Resident appeals wakeboard park project MONROE - A resident has filed an appeal of the city’s determination the proposed wakeboard park won’t have a significant environmental impact on Lake Tye and therefore doesn’t need to complete an environmental impact statement.
Diane Elliott filed the appeal Oct. 5. She said she isn’t opposed to the sport but to the location. She says the wakeboard park will put passive lake users, such as swimmers and people in canoes, in danger if a wakeboarder should lose control.
Environmentalists helping Elliott with the appeal also are concerned about the impacts the park will have on the biology of the lake, which is home to many species, including the bald eagle.
Elliott’s appeal argues city code forbids gas-powered and electric motors to operate on the lake.
The city’s Shoreline Master Program (SMP) states that “new boating facilities may be constructed to provide improved access for non-motorized and small electric boats less than 1.5 horsepower.”
Elliott said the project’s environmental checklist indicates that riders would be pulled by a motor with the equivalent of 50 horsepower.
“A 150-pound wakeboarder on a 4-foot fiberglass board weighing about 15 pounds being towed by a cable powered by a 50 horsepower motor at a minimum if 20 miles per hour on Lake Tye is a violation of the code which addresses the regulation of ‘watercraft’,” Elliott said.
Elliott also cites municipal code which prohibits “motors in excess of one and three-quarters horsepower, including model boats, be allowed on Lake Tye, unless otherwise approved by special event permit.”
The wakeboard park won’t pull wakeboarders by boat but by a motorized cable tow system.
Elliott argues the park’s cable tow motors, which control this “aggressive sport” violates the parts of code she cites, and that the city has “the prime responsibility for administering the regulatory requirements” of the shoreline program.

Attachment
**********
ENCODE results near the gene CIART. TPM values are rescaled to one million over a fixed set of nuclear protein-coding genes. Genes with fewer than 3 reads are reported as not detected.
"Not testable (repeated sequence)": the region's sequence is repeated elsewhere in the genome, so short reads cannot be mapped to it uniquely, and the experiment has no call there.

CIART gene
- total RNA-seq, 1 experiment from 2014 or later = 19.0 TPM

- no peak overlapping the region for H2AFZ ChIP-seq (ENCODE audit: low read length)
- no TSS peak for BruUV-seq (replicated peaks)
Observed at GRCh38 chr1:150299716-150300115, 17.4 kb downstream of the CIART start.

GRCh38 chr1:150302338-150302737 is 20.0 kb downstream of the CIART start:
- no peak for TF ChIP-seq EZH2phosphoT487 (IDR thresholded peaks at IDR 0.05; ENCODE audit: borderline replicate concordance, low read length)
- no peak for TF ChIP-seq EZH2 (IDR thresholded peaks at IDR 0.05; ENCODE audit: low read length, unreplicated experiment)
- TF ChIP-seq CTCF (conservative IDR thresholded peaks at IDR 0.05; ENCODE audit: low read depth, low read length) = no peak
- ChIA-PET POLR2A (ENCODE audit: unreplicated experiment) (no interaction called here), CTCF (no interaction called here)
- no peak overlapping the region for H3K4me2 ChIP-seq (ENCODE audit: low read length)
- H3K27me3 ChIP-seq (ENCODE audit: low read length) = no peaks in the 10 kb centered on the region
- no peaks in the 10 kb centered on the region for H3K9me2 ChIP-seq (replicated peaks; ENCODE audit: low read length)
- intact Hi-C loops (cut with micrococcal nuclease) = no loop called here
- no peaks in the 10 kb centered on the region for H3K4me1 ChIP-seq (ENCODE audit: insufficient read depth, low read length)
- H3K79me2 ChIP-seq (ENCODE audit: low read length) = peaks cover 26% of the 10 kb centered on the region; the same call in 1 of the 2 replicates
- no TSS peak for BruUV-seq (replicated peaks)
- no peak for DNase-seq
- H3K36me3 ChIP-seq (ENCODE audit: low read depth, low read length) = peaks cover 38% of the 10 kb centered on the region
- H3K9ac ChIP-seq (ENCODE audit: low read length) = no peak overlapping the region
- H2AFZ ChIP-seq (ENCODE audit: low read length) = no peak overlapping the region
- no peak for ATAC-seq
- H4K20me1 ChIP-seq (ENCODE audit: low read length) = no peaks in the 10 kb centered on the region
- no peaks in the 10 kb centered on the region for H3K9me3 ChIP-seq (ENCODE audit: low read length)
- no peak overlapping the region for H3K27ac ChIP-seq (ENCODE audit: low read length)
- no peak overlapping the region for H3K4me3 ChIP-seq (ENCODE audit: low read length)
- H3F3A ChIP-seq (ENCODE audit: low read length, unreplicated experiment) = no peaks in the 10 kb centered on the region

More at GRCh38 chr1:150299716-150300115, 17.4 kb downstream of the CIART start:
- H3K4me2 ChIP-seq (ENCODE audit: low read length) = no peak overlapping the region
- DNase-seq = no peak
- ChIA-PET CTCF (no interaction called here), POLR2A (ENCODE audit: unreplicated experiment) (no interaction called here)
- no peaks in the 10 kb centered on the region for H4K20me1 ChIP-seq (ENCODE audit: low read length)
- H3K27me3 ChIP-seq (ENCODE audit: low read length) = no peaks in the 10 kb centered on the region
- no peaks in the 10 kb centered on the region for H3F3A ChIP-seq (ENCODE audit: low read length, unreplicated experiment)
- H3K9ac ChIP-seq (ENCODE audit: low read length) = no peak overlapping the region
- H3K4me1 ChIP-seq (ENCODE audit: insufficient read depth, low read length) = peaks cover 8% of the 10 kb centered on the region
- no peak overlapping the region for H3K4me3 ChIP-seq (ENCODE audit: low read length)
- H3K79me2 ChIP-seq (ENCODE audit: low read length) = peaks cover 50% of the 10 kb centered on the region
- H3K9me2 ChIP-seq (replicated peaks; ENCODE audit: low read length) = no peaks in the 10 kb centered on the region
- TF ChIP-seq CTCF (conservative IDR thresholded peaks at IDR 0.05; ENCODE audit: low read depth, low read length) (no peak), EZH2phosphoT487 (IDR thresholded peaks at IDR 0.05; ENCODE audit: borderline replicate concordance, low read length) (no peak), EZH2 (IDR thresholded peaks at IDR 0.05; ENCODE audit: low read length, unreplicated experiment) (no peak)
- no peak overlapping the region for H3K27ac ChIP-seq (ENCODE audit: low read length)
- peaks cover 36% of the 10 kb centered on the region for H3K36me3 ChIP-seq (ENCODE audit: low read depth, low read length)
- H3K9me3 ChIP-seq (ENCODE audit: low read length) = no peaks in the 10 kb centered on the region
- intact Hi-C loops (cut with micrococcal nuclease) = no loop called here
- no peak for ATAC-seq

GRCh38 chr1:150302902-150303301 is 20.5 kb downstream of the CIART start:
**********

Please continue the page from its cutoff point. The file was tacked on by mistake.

The city’s long-term lease with wakeboard park builder H30 does not, Elliott said, qualify for such a special permit.
“I looked at the codes, and they don’t seem to be in agreement. It’s not safe to have such an aggressive sport there,” Elliott said.
H30 entered into a contract with the city in June to build a wakeboard park. The project includes erecting six cable towers and building a 2,500-square-foot facility to house ticket and retail sales, restrooms, lockers and an office.
H30 partner Brad Smith said he’s ready for the appeal, which will go before a city hearing examiner Thursday, Oct. 25.
Smith disagrees with Elliott’s claims that the proposed park violates shoreline rules or municipal code.
“If we were in violation of any city codes, it would have been identified by the public works department the first time around,” Smith said.
“We want to enhance parks and not take away from them,” he said, adding that he is excited to be partnering with the city.
The city’s hearing examiner John Galt’s last day is Oct. 23. The city has selected former city attorney Phil Olbrechts to hear the wakeboard appeal.
If the city wins the appeal, the project can move forward in the permitting process without having to complete an environmental impact statement.
The park, which may take up to six months to build, is expected to take up 17 acres of the 42-acre lake at the south end.
Wakeboard park supporter Carrie Gendron disagrees the sport is aggressive.
“It’s an amazing opportunity for our youth to do a water sport at an inexpensive rate and an opportunity to experience water sports if they don’t have a boat,” Gendron said.